Alekh Jindal

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MapReduce is a computing paradigm that has gained a lot of attention in recent years from industry and research. Unlike parallel DBMSs, MapReduce allows non-expert users to run complex analytical tasks over very large data sets on very large clusters and clouds. However, this comes at a price: MapReduce processes tasks in a scan-oriented fashion. Hence, the(More)
Yellow elephants are slow. A major reason is that they consume their inputs entirely before responding to an elephant rider’s orders. Some clever riders have trained their yellow elephants to only consume parts of the inputs before responding. However, the teaching time to make an elephant do that is high. So high that the teaching lessons often do not pay(More)
MapReduce is becoming ubiquitous in large-scale data analysis. Several recent works have shown that the performance of Hadoop MapReduce could be improved, for instance, by creating indexes in a non-invasive manner. However, they ignore the impact of the data layout used inside data blocks of Hadoop Distributed File System (HDFS). In this paper, we analyze(More)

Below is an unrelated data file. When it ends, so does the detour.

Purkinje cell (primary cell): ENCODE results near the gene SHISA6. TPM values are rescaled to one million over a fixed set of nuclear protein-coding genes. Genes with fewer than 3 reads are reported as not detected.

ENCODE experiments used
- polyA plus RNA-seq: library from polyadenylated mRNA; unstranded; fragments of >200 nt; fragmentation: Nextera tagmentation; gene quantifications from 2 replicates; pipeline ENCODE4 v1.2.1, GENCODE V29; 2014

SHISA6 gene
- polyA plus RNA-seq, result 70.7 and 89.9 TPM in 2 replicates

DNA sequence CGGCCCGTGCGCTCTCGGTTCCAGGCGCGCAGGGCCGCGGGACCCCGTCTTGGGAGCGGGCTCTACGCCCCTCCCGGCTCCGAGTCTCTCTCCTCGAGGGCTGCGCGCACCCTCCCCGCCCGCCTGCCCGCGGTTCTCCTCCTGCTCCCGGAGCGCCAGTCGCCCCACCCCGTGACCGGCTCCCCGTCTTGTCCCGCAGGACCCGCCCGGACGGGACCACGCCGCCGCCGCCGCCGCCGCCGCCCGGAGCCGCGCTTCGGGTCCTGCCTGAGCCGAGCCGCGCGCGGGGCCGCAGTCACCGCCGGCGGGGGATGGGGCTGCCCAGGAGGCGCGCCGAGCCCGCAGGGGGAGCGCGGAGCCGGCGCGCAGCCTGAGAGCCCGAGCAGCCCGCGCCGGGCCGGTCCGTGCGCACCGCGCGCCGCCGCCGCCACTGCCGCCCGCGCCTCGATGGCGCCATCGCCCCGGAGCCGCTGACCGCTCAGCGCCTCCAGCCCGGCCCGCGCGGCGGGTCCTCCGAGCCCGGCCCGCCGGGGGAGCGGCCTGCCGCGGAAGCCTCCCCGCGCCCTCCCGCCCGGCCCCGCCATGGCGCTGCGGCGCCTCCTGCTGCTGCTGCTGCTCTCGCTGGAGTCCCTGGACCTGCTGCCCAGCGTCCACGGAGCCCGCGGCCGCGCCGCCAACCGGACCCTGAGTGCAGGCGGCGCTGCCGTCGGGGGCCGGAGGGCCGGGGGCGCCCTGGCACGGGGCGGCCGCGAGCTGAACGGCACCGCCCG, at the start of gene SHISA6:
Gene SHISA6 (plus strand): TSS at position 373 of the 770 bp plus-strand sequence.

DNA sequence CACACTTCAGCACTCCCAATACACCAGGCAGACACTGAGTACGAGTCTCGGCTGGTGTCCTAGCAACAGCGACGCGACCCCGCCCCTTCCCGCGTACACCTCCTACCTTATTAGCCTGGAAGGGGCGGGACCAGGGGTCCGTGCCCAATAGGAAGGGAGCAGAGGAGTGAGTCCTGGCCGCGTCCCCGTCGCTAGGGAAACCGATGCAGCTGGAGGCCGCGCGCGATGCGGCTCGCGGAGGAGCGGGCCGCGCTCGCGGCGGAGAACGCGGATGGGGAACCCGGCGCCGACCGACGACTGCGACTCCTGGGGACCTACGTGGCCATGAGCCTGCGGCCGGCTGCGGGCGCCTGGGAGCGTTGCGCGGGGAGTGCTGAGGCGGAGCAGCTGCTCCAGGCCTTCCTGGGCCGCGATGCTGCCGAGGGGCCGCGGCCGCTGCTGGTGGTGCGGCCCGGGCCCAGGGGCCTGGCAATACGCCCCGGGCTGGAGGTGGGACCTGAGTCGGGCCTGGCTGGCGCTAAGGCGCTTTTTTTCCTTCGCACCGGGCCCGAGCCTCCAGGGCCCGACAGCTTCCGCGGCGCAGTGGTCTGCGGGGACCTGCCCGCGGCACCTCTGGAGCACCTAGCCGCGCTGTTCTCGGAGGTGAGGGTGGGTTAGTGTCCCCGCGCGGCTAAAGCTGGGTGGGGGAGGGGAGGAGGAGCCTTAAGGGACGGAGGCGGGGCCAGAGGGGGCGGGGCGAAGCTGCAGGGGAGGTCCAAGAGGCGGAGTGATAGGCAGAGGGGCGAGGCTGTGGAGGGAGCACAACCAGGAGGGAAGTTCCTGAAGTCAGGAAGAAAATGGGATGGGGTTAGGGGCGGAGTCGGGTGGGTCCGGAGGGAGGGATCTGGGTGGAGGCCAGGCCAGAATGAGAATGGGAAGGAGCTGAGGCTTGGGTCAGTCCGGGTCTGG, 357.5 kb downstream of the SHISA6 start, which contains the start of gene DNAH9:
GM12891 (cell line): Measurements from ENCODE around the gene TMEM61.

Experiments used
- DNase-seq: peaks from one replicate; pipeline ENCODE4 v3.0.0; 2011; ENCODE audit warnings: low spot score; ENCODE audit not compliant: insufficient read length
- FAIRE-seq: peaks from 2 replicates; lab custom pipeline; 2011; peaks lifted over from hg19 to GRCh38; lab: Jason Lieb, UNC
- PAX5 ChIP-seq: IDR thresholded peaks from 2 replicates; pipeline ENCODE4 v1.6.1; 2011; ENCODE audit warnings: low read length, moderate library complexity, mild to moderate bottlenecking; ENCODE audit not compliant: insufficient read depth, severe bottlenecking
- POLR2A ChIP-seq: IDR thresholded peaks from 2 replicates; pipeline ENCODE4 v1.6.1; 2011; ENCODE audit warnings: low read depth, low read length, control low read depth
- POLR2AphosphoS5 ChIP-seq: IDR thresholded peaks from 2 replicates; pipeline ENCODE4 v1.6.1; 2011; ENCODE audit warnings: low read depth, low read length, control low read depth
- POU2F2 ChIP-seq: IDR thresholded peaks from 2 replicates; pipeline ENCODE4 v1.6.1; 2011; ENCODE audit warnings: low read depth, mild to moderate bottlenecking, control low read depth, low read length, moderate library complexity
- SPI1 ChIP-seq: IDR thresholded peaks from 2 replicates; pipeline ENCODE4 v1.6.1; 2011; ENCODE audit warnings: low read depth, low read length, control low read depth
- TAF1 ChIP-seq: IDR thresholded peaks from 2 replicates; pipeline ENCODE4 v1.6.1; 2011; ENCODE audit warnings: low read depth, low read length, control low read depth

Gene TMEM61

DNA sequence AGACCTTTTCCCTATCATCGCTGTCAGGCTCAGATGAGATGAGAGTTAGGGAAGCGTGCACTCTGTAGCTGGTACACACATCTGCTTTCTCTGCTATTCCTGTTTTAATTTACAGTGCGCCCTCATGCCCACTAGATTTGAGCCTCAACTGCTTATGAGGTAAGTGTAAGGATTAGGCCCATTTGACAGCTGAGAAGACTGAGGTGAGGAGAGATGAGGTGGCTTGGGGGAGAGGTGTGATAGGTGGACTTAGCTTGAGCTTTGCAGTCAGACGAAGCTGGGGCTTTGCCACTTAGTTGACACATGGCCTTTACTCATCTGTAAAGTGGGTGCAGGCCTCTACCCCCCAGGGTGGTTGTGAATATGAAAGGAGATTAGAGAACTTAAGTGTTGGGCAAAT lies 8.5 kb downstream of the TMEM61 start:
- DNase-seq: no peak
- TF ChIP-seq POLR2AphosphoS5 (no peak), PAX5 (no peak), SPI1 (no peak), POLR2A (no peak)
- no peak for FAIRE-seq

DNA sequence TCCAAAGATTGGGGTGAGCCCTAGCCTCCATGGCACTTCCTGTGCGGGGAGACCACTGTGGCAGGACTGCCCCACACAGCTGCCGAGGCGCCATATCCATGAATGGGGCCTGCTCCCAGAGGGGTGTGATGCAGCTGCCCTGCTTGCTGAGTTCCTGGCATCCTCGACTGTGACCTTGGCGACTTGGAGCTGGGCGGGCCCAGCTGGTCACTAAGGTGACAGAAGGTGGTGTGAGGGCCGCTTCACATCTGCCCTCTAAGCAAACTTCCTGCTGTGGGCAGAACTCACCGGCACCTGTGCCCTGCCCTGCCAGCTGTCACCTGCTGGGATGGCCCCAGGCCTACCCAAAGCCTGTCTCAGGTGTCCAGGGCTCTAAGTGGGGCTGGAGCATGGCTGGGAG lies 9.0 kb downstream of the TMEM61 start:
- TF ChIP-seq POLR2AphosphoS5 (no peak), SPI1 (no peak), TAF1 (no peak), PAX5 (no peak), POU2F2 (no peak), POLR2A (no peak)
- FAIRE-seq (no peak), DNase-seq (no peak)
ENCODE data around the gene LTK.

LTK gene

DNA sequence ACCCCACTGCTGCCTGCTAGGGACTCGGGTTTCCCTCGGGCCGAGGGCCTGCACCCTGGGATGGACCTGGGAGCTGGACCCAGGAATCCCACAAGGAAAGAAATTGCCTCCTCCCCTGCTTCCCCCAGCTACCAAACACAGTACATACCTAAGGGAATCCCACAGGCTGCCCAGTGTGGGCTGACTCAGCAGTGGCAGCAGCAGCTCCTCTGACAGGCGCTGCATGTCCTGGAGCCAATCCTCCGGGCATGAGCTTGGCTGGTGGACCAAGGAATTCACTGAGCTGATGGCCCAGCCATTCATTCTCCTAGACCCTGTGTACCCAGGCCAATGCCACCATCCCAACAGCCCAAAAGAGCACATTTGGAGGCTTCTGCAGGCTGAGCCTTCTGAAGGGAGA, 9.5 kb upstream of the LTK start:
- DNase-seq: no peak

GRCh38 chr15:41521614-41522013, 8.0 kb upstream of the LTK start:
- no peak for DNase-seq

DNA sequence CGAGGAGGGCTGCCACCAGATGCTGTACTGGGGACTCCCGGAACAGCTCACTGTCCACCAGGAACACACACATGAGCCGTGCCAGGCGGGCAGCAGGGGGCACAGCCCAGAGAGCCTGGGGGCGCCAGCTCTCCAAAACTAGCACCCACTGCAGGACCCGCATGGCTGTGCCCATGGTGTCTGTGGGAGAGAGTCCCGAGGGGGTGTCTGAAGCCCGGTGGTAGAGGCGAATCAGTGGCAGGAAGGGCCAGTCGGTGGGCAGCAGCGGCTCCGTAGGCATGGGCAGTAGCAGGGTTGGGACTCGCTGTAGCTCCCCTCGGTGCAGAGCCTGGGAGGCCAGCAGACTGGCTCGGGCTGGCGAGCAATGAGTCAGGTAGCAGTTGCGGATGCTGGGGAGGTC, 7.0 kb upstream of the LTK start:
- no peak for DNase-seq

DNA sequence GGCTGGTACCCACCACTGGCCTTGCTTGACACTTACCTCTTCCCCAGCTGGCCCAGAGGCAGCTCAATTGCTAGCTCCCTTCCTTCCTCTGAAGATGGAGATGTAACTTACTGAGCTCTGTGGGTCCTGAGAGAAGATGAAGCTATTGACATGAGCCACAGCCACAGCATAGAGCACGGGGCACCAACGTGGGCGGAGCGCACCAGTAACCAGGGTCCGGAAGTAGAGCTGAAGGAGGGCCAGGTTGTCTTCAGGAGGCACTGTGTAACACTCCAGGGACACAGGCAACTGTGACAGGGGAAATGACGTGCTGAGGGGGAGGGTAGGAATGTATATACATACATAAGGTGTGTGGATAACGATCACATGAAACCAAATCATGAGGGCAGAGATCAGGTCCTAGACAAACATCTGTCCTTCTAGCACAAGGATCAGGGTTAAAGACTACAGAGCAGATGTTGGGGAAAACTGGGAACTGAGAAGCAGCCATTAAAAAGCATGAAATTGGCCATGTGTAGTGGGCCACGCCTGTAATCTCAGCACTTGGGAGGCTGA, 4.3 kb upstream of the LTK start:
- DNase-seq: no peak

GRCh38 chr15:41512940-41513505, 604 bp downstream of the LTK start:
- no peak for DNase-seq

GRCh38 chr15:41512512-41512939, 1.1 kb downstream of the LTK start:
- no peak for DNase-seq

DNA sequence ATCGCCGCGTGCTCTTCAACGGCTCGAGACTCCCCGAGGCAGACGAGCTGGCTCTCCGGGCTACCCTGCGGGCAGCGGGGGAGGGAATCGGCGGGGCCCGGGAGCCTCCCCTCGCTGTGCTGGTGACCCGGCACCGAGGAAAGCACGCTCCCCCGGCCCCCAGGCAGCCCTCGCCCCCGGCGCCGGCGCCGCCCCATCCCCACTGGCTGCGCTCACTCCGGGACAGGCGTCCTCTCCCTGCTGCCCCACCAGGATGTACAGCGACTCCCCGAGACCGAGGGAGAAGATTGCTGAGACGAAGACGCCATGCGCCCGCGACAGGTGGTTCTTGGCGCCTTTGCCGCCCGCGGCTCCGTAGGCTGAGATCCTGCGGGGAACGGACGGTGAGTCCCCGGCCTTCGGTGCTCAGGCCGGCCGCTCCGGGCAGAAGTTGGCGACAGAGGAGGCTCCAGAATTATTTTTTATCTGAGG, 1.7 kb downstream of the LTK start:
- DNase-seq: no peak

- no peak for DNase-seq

Database administrators of Online Transaction Processing (OLTP) systems constantly face difficult questions. For example, "What is the maximum throughput I can sustain with my current hardware?", "How much disk I/O will my system perform if the requests per second double?", or "What will happen if the ratio of transactions in my system changes?". Resource(More)
Data cleansing approaches have usually focused on detecting and fixing errors with little attention to scaling to big datasets. This presents a serious impediment since data cleansing often involves costly computations such as enumerating pairs of tuples, handling inequality joins, and dealing with user-defined functions. In this paper, we present(More)
Graph data is prevalent in many domains, but it has usually required specialized engines to analyze. This design is onerous for users and precludes optimization across complete workflows. We present GraphFrames, an integrated system that lets users combine graph algorithms, pattern matching and relational queries, and optimizes work across them. GraphFrames(More)
Vertical partitioning is a crucial step in physical database design in row-oriented databases. A number of vertical partitioning algorithms have been proposed over the last three decades for a variety of niche scenarios. In principle, the underlying problem remains the same: decompose a table into one or more vertical partitions. However, it is not clear(More)
In this paper, we present Vertexica, a graph analytics tools on top of a relational database, which is user friendly and yet highly e›cient. Instead of constraining programmers to SQL, Vertexica offers a popular vertex-centric query interface, which is more natural for analysts to express many graph queries. e programmers simply provide their vertex-compute(More)